What this means is there’s a, and w well supporting, this is a tremendous amount of evidence that’s that supports the general idea. In fact, capitalism itself wouldn’t function. As we know it, if this principle was not true, quite simply risk and reward would be unrelated. And so it’s our view at Modera that what we’ve experienced over the past several years is the exception and not the in investing the, the under-performance of value and size is likely to be more of an anomaly than the outperformance of growth and value or growth in large stocks is sort of some super, um, super positive investment experience in the long run. Um, recently, for example, um, to the surprise of many investors, small and value stocks have been outperforming the broad stock markets, just when you thought small and value stocks were dead, they were never going to come back over the last six months.

Small value stocks have outperformed large growth stocks by more than 40 percentage points for zero. That is a huge out-performance in a very short period of time. And I think it emphasizes the point that we expect, um, value in small stocks to outperform every day because of their low price relative to their future cash flows, but it just doesn’t happen that way. And so to capture those returns over the longterm and the evidence, as I said earlier is very clear long-term investors have benefited handsomely by having portfolios that included small and value stocks. We don’t think that’s going to change into the fee in the future. Um, but it, it emphasizes the fact that you can’t predict when exactly that’s going to happen. So having dedicated exposure to those types of securities in your portfolio at all times is the best way to capture that longterm benefit of size and value in your portfolio. So we strongly recommend maintaining that dedication or a dedicated allocation to smaller value stocks in portfolios.

Yeah, I think the only thing I would say is that, um, what’s been interesting. We’ve had this multi-year period of time where large risk stocks have, have been on a big tear, you know, the small and value stocks haven’t been terrible. They’ve just not been as outstanding. You know, the tech, the tech companies have been on a big rocket ride, um, for a couple of years.

And we’ve seen that before. Haven’t we, Karen, back in the tech bubble, um, almost 20 years or 20 years or so ago that happened. And those investors that had the fortitude to stick with small and value through that were well rewarded when the fortunes reversed. And I would add one other thing in terms of growth. When you think about growth in a market, it is there’s two elements, here’s your capital growth stock price going from one to two, but it’s also your dividend yield plus capital growth. And so value stocks tend to have higher dividends. You can also have dividend growth. So the dollar today is not going to be a dollar in the future.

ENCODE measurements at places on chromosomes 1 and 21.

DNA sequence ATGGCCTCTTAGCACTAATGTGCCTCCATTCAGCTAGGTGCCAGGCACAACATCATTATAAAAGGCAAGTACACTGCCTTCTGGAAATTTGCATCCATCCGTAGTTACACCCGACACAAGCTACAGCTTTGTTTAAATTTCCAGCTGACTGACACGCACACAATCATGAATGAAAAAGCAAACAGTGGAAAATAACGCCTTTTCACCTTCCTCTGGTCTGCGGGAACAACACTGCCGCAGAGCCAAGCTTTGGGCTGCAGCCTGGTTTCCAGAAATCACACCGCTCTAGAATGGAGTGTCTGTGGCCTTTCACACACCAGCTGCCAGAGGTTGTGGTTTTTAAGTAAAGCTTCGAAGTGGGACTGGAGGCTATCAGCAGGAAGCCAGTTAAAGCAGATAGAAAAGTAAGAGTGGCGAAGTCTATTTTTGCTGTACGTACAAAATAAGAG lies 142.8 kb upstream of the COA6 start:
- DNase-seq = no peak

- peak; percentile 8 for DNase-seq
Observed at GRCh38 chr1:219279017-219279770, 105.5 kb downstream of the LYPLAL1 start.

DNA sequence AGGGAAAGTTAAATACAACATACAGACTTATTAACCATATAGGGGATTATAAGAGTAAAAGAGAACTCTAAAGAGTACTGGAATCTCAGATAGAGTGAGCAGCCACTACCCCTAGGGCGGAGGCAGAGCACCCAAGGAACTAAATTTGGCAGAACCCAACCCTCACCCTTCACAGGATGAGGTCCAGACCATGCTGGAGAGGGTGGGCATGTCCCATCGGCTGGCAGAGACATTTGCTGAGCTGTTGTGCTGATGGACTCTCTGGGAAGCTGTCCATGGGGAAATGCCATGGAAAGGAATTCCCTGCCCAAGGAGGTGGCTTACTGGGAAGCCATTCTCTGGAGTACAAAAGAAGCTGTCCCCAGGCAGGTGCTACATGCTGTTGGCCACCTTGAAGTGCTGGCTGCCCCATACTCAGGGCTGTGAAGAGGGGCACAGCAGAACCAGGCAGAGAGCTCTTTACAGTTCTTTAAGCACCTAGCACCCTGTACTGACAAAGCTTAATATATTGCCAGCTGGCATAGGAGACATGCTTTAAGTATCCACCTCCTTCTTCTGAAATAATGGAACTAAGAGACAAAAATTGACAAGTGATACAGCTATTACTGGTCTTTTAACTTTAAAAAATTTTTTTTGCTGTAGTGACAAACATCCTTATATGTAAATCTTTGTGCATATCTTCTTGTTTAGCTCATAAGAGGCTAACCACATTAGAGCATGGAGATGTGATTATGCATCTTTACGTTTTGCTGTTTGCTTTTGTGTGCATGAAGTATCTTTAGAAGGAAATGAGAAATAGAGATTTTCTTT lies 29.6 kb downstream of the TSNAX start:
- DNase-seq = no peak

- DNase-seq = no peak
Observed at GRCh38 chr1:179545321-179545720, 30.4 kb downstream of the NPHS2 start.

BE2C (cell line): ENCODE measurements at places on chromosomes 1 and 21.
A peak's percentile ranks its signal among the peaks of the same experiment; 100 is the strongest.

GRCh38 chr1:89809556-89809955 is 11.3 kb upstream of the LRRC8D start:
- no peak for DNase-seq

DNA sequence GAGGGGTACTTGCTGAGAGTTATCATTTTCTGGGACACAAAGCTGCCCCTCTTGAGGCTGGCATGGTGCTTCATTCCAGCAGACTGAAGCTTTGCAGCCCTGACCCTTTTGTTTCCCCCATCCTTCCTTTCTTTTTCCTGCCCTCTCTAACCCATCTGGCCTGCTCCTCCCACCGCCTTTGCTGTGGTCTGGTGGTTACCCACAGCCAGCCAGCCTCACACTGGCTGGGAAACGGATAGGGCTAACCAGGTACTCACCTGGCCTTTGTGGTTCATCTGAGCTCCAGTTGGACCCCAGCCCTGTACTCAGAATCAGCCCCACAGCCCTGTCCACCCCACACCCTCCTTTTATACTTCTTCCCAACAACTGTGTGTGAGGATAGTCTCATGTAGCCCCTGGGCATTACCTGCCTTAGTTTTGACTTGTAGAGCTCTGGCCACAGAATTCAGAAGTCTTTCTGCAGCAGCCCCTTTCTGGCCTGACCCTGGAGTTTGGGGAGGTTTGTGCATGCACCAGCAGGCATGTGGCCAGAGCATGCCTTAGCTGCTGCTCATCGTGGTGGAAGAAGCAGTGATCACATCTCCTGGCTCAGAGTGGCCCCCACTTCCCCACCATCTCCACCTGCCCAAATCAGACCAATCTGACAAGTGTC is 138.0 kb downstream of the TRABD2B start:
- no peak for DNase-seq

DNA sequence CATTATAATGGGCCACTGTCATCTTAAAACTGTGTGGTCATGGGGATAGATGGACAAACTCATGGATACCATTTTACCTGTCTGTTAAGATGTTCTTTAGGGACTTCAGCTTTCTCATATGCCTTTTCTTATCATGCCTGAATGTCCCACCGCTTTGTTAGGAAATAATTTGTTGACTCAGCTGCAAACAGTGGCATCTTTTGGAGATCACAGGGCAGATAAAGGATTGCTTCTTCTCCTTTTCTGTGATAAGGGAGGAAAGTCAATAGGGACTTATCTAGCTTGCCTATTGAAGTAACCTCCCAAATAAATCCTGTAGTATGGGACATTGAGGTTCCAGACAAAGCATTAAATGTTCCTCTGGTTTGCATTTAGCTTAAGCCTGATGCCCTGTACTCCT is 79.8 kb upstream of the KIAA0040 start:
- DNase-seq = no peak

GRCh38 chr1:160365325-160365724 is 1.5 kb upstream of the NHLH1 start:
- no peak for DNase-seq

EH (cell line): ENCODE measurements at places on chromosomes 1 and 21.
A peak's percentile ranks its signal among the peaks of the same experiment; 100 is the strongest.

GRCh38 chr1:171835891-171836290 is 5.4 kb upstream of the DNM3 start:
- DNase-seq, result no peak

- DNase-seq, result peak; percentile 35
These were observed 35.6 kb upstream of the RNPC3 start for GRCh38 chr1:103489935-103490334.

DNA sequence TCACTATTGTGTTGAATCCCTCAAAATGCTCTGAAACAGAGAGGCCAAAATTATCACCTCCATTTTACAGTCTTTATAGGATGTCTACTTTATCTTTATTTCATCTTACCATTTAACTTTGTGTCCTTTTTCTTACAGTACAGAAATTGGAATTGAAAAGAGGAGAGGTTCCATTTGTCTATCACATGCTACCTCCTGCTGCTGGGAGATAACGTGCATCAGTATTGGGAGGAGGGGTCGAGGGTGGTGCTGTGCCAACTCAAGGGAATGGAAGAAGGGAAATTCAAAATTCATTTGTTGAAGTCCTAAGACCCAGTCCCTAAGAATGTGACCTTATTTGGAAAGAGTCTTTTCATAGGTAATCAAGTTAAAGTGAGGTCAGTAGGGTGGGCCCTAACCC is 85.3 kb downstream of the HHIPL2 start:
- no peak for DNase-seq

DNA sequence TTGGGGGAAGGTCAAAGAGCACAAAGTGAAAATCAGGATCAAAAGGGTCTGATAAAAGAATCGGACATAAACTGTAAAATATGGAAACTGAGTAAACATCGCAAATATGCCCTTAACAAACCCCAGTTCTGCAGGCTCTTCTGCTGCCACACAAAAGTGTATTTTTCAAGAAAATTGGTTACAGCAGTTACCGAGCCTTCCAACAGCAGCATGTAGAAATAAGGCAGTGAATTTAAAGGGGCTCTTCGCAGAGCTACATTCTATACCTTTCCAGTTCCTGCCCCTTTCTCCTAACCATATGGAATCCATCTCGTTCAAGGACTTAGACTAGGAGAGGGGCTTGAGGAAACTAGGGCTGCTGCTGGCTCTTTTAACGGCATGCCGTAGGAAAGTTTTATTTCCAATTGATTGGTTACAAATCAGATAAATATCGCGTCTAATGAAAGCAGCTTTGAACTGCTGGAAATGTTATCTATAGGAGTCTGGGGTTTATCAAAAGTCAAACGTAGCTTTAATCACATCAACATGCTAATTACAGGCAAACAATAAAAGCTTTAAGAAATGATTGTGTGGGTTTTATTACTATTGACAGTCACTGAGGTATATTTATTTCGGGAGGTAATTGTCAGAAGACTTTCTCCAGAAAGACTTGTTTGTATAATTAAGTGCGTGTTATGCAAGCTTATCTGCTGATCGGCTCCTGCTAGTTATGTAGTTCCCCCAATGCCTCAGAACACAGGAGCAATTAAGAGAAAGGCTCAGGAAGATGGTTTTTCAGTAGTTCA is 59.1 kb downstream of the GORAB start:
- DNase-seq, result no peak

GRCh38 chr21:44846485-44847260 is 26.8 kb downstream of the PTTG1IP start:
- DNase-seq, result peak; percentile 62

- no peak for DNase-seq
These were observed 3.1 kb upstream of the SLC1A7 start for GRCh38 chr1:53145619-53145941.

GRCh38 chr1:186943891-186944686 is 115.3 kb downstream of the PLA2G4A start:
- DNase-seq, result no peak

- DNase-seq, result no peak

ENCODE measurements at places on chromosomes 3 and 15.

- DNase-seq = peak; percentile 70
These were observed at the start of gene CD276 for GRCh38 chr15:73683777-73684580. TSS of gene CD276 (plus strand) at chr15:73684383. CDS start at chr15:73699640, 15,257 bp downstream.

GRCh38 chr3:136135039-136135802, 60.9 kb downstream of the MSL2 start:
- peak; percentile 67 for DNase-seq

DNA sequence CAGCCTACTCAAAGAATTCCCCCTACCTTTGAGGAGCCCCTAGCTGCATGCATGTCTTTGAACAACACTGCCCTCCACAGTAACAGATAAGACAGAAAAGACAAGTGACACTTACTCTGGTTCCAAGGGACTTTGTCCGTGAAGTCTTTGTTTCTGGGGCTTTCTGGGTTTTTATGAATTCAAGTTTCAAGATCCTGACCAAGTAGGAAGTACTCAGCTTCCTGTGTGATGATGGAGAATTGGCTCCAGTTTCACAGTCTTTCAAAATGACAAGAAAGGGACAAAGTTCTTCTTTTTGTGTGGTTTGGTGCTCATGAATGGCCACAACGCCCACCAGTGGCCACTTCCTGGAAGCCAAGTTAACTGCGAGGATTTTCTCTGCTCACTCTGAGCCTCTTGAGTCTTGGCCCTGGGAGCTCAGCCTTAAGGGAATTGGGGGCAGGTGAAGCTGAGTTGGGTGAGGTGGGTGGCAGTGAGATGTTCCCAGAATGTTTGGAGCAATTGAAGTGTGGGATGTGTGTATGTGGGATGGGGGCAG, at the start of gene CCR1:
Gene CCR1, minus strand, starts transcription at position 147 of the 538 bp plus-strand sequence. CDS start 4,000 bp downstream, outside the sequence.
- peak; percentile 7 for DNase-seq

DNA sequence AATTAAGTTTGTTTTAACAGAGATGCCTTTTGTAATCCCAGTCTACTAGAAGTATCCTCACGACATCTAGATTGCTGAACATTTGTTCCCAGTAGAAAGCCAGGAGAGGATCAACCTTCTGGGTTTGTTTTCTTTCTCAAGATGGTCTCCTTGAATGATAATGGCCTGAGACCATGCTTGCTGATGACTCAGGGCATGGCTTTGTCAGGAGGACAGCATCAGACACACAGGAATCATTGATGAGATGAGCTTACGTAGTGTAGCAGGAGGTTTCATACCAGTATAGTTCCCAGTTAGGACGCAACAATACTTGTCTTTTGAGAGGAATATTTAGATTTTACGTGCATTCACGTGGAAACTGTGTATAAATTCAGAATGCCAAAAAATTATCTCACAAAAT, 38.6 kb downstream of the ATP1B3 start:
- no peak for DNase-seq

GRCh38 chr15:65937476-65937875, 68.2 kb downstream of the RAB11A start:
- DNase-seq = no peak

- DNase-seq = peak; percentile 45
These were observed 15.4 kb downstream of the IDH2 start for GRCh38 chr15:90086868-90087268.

That dividend is going to continue to grow. So even if you are flat in the capital, you can still receive return via dividend and increase your Yuan costs over the years. So I think there’s a lot of elements to that. It’s not binary growth in value. It’s not binary us and international all have to work together.

Thank you. And now pivoting a little bit, um, another concern that, um, some people have is on interest rates. So can you talk a little bit about what’s happening there and, you know, if there are any kind of strategies that we might want to take a look at? Okay.

Um, well maybe I’ll start this one. Um, I know I’ve been hearing a lot of concern about interest rates. We’ve seen some, uh, prognosticators in the press, uh, claiming that we’re in an asset bubble created by the federal reserve because rates are so low and as interest rates rise, it’s going to kill the stock market. And I think this is an over-simplification rising interest rates are kind of a good news, bad news, kind of a story. Um, I’m going to back up for a second and explain why people think that low rates are driving stock valuations upward. Um, finance types use often use a mathematical model. The value stocks called the dividend discount model, and that model low lower interest rate raises the implied value of stocks. So if you have an expectation that rates will rise, it’s going to lower your expectation of, of stocks valuations.

But the counter argument to that is that rising interest rates reflect expectation, normally expect expectations for a strong economic recovery. And that’s a good thing. A strong recovery would lead to improved corporate earnings, which could more than offset the impact of the rising interest rates. So hard to say, um, regarding asset bubbles. I, again, I don’t think there’s a direct relationship between interest rates and asset bubbles. There’s a couple of recent asset bubbles that I can think of, which is the tech stock bubble of early two thousands. That’s been mentioned here and the real estate bubble of 2007 in both of these instances, interest rates were quite a bit higher than they are today. Um, the other thing I want to add is that when we look at historical data, there really isn’t a relationship between stock returns and interest rate changes. Um, the stocks can go up when renters rates go up or they can go down when interest rates go down. If so, really, even if you and I could accurately predict interest rate directions, which we really can’t do, it isn’t necessarily a foregone conclusion that stock prices will react in one way or another.